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Harry Turtledove pays tribute to pulp science fiction, combining a favorite plot--invasion by technologically superior aliens--with an alternate history of WWII and its aftermath. His Worldwar Series began the story when a fleet of lizard-like aliens arrived to conquer Earth in May 1942. It ended in 1945 with a negotiated peace between the Race, the nuclear powers (the Reich, the USSR, and the USA), and the much-weakened Britain and Japan.
Colonization: Second Contact continues the saga, but you need not read the previous series to enjoy it. When the colonists arrive in 1962, they're unprepared for a half-conquered world. After several of their ships are destroyed by a nuclear missile of mysterious origin, they accuse the conquest forces of incompetence. Muslims in the conquered Middle East are staging an Intifada, the Chinese Communists continue guerrilla warfare against the invaders, and everyone's smuggling ginger, which is powerfully addictive among the Race and has unanticipated effects on the female colonists.
Turtledove's cast of characters includes sharply drawn alien soldiers and civilians as well as a mix of convincing historical and fictional humans from all over the world. He covers all the sixties issues: generational conflict, the drug culture, racial inequality, the threat of atomic apocalypse, and the frustration of soldiers in an unwinnable war. If you enjoy alternate history and old B movies, this book's for you. --Nona Vero --This text refers to an out of print or unavailable edition of this title.
In high fashion, the master of alternative SF launches a sequel series to his acclaimed Worldwar tetralogy (Striking the Balance, etc.). It is 1963, and Earth is divided among five independent powers (the U.S., the Soviet Union, the Third Reich, Britain, Japan) and the invading alien Lizards. Human adaptations of Lizard technology (including space flight) and the Lizard leaders' painful experience of fighting humans have led to an armed truce among all the parties. Now, however, the Lizard colony fleet, with 40 million sleep-frozen colonists, arrives to settle what they expect to be a completely subdued world. That the Tosevites (humans) are still holding out is only the first of several surprises to greet them. The nastiest is probably that ginger, merely addictive to Lizard males, brings Lizard females violently into heat?arousing an irresistible mating urge in the males. The Third Reich, meanwhile, under the leadership of Himmler, continues its odious ways; Jews maintain an uneasy peace with the Lizards, who saved them from the Holocaust; the Soviet Union (under Molotov) survives; and the U.S. is building a huge space station. Characters who have become old friends to readers of the earlier tetralogy abound, and new ones both human and Lizard appear by the double handful. Turtledove handles sexual themes with good taste and appropriate humor. With his fertile imagination running on overdrive, he develops an exciting, often surprising, story that will not only delight his fans but will probably send newcomers back to the Worldwar saga to fill in the backstory.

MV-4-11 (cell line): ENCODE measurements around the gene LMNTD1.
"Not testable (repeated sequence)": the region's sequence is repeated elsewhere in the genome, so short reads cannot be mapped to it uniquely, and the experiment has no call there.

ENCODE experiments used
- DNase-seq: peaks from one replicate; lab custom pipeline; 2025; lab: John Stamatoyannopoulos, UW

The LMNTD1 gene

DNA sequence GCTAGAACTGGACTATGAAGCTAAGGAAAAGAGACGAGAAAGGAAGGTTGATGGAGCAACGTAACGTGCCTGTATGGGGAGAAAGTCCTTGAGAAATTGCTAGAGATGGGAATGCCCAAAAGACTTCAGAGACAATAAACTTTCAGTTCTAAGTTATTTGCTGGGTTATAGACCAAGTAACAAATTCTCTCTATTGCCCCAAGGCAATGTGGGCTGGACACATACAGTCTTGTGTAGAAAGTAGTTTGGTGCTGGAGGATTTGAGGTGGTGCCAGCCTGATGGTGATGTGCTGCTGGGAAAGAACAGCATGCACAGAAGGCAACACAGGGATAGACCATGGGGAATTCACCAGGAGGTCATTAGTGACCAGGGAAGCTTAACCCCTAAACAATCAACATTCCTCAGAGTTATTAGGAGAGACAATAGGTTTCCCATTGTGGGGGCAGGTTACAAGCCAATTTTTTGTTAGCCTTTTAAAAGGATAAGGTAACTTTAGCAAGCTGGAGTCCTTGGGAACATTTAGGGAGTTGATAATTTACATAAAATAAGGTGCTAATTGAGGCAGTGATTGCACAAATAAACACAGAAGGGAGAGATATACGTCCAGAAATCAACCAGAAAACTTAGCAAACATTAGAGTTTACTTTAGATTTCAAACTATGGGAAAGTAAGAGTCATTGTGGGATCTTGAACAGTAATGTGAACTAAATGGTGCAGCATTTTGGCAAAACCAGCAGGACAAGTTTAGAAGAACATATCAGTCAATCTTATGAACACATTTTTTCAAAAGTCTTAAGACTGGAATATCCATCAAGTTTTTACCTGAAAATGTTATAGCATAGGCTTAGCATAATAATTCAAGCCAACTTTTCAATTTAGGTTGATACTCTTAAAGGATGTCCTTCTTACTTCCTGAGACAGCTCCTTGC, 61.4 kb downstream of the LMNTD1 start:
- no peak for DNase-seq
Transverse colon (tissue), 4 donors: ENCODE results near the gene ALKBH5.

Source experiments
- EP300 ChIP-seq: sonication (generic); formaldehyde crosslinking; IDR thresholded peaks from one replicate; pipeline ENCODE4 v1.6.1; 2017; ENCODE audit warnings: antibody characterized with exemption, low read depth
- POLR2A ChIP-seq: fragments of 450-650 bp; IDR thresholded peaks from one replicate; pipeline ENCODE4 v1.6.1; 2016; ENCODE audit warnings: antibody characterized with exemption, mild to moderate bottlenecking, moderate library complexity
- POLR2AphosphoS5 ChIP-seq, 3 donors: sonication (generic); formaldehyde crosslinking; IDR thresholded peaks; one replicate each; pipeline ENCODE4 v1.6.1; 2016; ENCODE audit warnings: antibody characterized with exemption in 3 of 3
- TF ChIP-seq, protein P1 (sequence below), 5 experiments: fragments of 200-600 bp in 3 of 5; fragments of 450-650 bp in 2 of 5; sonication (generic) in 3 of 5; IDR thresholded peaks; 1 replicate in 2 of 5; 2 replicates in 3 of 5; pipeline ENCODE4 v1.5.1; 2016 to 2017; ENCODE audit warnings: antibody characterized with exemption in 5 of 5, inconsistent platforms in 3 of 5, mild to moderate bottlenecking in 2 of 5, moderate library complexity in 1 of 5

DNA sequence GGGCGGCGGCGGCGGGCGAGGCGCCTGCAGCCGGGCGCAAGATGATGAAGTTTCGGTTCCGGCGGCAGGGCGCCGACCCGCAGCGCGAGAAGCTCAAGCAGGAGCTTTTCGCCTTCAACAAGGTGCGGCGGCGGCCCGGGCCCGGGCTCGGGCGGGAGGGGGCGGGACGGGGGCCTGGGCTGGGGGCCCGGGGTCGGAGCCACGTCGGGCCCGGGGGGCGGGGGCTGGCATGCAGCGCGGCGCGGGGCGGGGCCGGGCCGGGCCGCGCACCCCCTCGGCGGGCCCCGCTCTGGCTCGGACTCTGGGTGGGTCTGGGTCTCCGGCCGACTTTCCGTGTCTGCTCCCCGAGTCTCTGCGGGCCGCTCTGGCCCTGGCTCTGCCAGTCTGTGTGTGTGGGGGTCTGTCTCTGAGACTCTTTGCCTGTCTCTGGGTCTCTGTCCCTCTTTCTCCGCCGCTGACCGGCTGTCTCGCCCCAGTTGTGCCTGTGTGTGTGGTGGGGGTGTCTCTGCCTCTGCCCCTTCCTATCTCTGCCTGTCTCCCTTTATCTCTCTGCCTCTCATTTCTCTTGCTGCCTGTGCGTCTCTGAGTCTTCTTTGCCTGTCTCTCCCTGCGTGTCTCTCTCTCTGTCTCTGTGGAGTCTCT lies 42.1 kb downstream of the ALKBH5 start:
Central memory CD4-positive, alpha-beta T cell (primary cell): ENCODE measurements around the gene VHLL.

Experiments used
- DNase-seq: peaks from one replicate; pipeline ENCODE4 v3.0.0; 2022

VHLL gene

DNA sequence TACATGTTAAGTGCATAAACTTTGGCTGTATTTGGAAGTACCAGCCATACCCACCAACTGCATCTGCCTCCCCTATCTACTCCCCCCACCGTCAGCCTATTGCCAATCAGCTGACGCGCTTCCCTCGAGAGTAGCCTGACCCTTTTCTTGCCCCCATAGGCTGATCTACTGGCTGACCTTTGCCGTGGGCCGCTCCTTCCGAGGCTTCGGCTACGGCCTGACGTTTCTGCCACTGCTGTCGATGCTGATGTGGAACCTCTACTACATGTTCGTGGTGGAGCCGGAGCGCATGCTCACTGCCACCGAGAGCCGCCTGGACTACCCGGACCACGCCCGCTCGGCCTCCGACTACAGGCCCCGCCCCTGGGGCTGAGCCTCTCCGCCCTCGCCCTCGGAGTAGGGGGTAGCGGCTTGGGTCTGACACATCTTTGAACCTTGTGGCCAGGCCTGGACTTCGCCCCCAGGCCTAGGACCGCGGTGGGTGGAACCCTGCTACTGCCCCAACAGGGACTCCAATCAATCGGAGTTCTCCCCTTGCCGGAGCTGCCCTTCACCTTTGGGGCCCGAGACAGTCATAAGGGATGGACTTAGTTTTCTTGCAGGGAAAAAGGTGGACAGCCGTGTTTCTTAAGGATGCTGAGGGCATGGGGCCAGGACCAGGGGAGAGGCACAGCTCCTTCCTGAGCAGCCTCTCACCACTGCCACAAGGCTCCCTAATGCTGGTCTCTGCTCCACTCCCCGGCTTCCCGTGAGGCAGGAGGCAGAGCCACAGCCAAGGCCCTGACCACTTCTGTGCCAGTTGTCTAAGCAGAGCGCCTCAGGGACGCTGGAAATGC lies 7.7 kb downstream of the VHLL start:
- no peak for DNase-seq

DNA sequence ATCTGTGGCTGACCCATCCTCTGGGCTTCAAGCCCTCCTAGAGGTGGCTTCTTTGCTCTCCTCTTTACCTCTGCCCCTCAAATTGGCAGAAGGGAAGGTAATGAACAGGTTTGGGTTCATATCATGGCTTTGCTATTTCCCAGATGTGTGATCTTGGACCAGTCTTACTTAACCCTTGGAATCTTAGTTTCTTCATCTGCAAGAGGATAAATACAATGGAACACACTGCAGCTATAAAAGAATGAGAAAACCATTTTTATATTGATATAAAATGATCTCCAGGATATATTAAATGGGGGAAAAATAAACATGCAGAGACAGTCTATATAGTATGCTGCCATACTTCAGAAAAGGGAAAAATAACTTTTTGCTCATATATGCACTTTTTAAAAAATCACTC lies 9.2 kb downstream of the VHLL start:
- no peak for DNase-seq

Copyright 1998 Reed Business Information, Inc. --This text refers to an out of print or unavailable edition of this title.
Fans of the World War series will not be let down. Many of your favorite characters are back, some changed by the years, some not. Read morePublished on Aug. 23 2002 by Michael Mathis
The story and people inside are great, marvelous. But Turtledove way of write it's so pitiful! Each time, in the book, come a caracther, he have to wirte down the same things as if... Read morePublished on Nov. 26 2001 by Antonio Fanelli
I've now read all three of the WorldWar books and the
first installment of the Colonization saga. Read more
This book is for those who read Turtledove's World War series, liked the idea of an Alien invasion during WWII, and wanted to know what happened next. Read morePublished on June 7 2001 by A. Burchfield
The biggest problem with this book is that NOTHING HAPPENS. 2 things happen repeatedly in this book:
1). Read more
The cover has pictures of Ayatollah Khomeini, some Nazi guy, and then Martin Luther King, Jr. The Ayatollah was an off-stage player, referred to a number of times. Read morePublished on Oct. 21 2000 by Doug
I read this a month ago, so all the characters names but Straha have left my memory, so bear with me. Read morePublished on Oct. 19 2000
Second Contact suffers far too much from being the first book in a series. Rather than come up with a linear plot structure, Turtledove picks up some of the old characters and plot... Read morePublished on Oct. 9 2000 by Amazon Customer